Explaining Southern California's economy

Carlyle Group buys TCW, and the Euro crisis comes home

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TCW was just bought by the Carlyle Group, a huge private-equity firm. The sale could helo TCW and former parent, struggling French banking giant Société General.

The Carlyle Group, one of the world's biggest private-equity firms, is buying TCW, an institutional investment management firm based in L.A., with roughly $130 billion on the books and a good reputation for fixed-income. In fact, the bond side of what TCW does is such a big part of the business (about 60 percent) that David Lippman, who ran fixed income for TCW, will become CEO of the new, Carlyle-owned enterprise. 

The last thing that popped TCW onto the radar was a meltdown in 2009 that involved its star bond trader, Jeff Gundlach. But there's a meltdown behind the Carlyle deal, as well. And it's all about how TCW former parent, French back Société Générale, is suffering from the ongoing eurozone crisis and from the aftermath of the financial crisis.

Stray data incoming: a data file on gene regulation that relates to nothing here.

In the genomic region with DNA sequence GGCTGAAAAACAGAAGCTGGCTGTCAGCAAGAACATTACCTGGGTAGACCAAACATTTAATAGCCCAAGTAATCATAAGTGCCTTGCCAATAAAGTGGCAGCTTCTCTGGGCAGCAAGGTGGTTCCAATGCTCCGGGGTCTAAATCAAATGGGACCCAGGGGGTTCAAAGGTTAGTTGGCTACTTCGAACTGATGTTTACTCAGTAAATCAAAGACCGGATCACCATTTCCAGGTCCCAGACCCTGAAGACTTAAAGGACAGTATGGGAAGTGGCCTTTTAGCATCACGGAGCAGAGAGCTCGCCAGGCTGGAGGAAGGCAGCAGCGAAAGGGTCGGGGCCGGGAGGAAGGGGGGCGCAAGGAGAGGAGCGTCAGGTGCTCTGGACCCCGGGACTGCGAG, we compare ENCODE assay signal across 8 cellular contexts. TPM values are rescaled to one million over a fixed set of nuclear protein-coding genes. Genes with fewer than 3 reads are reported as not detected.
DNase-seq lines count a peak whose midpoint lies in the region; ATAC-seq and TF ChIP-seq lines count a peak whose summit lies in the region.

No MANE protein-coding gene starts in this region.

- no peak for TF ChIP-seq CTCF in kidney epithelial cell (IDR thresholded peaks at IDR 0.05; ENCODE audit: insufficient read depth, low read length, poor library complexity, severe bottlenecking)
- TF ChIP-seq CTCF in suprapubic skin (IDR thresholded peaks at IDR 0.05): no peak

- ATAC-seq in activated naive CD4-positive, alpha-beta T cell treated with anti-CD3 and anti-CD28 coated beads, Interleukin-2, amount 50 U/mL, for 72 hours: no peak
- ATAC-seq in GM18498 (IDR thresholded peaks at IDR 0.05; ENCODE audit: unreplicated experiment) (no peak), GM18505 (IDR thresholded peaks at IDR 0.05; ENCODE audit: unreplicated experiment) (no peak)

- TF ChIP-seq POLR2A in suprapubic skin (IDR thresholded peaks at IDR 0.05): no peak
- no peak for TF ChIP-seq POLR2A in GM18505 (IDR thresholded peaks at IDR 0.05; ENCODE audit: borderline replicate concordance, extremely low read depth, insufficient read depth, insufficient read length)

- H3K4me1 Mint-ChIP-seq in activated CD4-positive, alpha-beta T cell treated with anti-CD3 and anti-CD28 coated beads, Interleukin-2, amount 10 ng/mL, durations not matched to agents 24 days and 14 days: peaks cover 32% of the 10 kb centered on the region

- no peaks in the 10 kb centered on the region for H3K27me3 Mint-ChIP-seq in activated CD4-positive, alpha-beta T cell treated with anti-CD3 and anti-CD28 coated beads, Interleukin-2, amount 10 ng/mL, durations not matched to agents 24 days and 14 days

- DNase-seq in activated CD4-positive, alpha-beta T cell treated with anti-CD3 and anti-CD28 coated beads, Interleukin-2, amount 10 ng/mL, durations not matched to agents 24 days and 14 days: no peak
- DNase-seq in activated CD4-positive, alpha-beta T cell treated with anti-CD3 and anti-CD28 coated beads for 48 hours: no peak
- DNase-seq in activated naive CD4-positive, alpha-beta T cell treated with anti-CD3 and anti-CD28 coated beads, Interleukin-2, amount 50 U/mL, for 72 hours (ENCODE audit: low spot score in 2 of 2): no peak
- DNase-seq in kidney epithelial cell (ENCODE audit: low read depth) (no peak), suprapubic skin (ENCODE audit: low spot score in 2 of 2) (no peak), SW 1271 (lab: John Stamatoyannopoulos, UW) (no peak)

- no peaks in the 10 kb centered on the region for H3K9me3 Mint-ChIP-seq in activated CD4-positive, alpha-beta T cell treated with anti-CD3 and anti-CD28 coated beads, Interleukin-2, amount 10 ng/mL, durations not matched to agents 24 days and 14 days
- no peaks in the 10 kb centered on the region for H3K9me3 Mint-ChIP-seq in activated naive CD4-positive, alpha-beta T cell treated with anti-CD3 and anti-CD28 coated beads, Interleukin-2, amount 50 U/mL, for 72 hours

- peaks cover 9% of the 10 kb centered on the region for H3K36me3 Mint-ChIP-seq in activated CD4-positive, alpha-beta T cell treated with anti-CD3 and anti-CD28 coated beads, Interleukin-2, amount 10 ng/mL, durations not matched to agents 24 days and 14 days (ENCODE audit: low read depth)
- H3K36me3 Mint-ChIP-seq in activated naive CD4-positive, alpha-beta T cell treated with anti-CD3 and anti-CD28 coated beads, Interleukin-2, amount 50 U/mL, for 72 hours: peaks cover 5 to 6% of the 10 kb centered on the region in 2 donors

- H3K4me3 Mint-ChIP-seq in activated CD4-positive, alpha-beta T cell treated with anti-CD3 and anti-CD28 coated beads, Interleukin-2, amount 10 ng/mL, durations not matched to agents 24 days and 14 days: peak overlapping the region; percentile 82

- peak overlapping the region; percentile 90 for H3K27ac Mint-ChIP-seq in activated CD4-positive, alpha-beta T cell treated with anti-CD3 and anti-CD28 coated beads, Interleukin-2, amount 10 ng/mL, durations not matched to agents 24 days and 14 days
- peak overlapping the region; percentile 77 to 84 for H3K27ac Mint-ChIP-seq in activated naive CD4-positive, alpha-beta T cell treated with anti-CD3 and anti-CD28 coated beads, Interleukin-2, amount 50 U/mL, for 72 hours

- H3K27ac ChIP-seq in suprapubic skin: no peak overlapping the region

Banks around the world are now required to basically keep more money in the vault (so to speak). It's called the "Basel Accord," and it's now up to its third iteration, Basel III. SoGen, France's number two bank, is in the process of bolstering its balance sheet and cutting lines of business in order to comply with Basel III. It's been a rough time for the bank, which is suffering from its exposure to Greek debt — it wrote off three-quarters of its investment last year.

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